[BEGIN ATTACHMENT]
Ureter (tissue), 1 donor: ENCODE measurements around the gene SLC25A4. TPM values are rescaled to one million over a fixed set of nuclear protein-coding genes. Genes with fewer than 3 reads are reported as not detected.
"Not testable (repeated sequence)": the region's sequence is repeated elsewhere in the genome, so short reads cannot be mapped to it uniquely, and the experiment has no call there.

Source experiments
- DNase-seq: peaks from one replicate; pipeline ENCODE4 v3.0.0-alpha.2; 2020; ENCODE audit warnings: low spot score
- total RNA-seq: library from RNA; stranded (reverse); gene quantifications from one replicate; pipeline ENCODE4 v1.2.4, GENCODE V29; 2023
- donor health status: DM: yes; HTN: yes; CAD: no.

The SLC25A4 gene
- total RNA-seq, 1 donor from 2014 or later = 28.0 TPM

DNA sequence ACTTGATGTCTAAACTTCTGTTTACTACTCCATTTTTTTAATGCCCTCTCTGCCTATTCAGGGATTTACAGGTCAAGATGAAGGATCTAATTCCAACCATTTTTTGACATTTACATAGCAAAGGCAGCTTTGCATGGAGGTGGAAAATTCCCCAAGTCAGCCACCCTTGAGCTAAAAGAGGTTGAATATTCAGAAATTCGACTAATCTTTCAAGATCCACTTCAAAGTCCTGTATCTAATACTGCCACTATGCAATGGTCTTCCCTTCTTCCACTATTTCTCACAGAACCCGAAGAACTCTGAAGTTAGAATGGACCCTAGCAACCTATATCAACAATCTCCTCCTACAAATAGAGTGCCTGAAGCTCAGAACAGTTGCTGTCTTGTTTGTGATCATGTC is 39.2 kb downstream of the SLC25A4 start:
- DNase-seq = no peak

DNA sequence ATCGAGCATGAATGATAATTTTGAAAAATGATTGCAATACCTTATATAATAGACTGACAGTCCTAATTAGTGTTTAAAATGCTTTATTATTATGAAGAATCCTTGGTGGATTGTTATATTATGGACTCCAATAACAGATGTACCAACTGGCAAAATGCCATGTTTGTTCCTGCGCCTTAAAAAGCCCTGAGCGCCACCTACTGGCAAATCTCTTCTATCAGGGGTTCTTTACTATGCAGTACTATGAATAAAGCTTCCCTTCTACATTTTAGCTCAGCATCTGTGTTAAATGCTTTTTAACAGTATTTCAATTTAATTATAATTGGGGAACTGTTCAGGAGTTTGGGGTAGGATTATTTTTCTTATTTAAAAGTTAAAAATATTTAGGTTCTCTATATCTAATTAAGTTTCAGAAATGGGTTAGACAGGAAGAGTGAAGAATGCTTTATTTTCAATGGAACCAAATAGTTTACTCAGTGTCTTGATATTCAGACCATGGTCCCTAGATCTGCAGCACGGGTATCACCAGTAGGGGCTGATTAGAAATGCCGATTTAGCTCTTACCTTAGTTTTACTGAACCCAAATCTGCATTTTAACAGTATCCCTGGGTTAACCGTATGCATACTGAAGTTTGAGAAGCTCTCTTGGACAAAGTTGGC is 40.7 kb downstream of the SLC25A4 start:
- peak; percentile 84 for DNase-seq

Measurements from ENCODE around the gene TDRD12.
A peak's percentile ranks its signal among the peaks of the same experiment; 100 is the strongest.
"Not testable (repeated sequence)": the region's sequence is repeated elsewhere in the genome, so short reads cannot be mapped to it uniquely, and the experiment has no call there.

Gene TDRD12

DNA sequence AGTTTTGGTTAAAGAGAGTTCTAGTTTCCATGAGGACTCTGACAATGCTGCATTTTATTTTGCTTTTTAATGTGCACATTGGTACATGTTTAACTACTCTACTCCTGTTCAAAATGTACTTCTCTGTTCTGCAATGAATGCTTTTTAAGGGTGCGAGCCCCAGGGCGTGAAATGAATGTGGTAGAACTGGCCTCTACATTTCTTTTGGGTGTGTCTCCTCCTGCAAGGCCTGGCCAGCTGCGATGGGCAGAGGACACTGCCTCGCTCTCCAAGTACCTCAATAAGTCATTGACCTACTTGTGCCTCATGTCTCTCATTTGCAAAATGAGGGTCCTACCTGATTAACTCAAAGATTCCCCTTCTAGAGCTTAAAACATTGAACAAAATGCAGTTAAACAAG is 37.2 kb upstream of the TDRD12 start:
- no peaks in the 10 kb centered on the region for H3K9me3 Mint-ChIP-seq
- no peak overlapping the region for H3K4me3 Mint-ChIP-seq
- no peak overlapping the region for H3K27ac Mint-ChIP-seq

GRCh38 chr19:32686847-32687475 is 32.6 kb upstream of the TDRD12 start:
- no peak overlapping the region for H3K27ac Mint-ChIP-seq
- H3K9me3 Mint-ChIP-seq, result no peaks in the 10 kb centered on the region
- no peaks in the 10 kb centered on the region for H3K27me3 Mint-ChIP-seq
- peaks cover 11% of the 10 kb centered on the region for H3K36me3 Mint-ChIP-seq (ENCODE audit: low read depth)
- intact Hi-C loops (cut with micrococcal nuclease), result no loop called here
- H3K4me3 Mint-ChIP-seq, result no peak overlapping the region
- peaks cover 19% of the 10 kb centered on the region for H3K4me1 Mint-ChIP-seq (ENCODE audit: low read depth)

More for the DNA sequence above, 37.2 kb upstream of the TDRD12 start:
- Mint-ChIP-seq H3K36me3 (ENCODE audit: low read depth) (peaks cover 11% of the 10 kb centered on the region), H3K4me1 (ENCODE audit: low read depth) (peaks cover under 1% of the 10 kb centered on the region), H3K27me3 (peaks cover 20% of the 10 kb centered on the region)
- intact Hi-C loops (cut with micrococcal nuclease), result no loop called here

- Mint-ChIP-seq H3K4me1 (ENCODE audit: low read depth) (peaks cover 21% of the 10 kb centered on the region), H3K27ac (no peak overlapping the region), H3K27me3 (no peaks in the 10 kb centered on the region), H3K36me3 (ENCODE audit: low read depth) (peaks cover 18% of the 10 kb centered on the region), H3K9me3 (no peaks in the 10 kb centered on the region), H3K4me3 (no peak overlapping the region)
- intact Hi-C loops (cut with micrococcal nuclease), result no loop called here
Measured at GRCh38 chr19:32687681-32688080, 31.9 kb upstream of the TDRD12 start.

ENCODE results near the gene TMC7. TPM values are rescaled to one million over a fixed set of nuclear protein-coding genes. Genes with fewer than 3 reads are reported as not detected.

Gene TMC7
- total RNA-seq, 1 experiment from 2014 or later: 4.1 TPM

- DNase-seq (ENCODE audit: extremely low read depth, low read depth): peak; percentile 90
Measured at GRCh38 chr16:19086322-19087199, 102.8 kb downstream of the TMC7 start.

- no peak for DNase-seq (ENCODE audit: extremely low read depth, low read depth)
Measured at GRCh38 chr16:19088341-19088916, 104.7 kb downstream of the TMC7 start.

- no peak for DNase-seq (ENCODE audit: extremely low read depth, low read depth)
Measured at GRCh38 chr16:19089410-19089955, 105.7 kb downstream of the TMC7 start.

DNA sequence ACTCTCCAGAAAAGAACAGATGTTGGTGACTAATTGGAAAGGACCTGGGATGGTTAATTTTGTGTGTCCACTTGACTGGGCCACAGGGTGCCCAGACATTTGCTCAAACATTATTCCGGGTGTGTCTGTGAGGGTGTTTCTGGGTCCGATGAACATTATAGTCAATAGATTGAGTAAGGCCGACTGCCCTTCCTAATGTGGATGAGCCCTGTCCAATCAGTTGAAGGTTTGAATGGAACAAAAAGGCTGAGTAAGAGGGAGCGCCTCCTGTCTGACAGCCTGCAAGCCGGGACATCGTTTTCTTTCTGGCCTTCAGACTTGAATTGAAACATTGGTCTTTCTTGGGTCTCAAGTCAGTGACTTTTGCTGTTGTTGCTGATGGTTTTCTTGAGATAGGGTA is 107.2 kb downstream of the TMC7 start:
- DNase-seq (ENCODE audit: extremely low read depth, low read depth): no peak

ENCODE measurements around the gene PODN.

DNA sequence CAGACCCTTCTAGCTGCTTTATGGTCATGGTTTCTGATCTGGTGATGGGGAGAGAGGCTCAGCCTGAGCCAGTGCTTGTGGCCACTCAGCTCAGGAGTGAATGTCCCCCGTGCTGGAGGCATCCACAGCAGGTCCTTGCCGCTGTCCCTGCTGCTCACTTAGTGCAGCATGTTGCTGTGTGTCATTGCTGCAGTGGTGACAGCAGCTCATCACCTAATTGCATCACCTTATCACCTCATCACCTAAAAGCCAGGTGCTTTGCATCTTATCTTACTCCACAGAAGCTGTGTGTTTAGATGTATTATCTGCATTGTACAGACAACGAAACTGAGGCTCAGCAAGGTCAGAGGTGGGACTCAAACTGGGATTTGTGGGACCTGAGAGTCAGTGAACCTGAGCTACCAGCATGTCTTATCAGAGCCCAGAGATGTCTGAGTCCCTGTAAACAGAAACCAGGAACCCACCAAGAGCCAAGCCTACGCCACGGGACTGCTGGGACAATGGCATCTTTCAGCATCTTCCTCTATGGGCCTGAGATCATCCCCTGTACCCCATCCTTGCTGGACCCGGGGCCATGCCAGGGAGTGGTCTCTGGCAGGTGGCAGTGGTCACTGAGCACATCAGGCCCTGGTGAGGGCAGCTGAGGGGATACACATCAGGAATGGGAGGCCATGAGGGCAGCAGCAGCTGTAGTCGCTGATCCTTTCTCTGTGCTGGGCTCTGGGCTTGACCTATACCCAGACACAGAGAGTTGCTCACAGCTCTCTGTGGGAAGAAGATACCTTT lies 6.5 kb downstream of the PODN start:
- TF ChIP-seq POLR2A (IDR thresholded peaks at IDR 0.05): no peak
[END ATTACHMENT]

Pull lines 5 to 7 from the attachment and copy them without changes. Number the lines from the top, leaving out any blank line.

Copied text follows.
- total RNA-seq: library from RNA; stranded (reverse); gene quantifications from one replicate; pipeline ENCODE4 v1.2.4, GENCODE V29; 2023
- donor health status: DM: yes; HTN: yes; CAD: no.

The SLC25A4 gene